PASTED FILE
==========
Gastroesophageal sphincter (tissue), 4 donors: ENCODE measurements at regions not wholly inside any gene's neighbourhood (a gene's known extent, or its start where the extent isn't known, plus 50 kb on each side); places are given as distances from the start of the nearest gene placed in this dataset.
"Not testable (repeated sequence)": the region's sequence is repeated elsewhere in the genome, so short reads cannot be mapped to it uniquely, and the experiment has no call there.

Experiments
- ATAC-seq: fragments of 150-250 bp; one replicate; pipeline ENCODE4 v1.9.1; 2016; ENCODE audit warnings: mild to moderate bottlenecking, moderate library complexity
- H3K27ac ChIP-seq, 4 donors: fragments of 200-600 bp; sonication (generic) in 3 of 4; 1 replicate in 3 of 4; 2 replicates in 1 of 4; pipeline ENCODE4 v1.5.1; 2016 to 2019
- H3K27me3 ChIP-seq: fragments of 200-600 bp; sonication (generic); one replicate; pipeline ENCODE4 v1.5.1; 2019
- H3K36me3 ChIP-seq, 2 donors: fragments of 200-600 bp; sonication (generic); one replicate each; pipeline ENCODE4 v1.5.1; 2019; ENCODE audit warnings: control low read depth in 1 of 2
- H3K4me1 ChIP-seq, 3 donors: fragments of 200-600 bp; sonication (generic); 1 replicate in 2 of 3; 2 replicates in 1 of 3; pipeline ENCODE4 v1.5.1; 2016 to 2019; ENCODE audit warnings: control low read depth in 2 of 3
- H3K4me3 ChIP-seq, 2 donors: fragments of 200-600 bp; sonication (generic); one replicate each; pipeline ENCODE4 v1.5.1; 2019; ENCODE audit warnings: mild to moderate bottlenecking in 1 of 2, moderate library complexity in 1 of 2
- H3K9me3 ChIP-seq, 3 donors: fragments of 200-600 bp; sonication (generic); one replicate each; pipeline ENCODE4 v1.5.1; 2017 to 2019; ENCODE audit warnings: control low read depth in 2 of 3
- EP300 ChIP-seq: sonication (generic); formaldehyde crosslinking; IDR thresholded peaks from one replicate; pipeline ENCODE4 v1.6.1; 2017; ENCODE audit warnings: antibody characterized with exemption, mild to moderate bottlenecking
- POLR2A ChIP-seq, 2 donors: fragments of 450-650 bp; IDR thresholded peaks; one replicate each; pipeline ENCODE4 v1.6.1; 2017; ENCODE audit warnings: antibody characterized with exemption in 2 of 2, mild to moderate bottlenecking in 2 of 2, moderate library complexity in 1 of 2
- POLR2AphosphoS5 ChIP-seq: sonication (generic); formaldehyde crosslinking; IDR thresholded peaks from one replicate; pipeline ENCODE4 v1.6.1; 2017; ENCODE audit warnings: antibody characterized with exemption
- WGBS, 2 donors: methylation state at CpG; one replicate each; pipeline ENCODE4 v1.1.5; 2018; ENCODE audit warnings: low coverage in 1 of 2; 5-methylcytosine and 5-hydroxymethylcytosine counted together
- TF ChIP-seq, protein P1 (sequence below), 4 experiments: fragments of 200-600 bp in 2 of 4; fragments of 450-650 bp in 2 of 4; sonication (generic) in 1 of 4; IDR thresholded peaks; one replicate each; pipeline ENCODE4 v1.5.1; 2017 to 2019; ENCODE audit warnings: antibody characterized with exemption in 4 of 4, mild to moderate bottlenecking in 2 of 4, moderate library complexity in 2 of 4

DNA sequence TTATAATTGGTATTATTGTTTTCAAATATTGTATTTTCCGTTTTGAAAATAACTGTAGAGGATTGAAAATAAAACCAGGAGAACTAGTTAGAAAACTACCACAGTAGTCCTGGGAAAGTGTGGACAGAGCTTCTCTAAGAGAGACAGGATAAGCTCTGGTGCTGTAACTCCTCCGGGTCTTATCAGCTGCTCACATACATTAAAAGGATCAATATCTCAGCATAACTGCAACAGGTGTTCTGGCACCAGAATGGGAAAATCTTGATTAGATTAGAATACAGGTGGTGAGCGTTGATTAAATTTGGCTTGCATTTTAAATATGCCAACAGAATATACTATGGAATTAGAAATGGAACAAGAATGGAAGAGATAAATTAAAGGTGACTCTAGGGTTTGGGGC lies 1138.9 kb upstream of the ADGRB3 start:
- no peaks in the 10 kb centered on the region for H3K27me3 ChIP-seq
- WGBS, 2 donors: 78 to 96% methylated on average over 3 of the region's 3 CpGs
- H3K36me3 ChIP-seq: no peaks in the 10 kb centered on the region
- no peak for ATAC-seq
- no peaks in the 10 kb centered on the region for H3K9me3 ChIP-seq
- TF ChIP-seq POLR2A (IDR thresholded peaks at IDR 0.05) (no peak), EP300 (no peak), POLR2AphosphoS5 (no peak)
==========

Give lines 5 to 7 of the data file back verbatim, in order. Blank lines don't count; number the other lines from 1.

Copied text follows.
- H3K27ac ChIP-seq, 4 donors: fragments of 200-600 bp; sonication (generic) in 3 of 4; 1 replicate in 3 of 4; 2 replicates in 1 of 4; pipeline ENCODE4 v1.5.1; 2016 to 2019
- H3K27me3 ChIP-seq: fragments of 200-600 bp; sonication (generic); one replicate; pipeline ENCODE4 v1.5.1; 2019
- H3K36me3 ChIP-seq, 2 donors: fragments of 200-600 bp; sonication (generic); one replicate each; pipeline ENCODE4 v1.5.1; 2019; ENCODE audit warnings: control low read depth in 1 of 2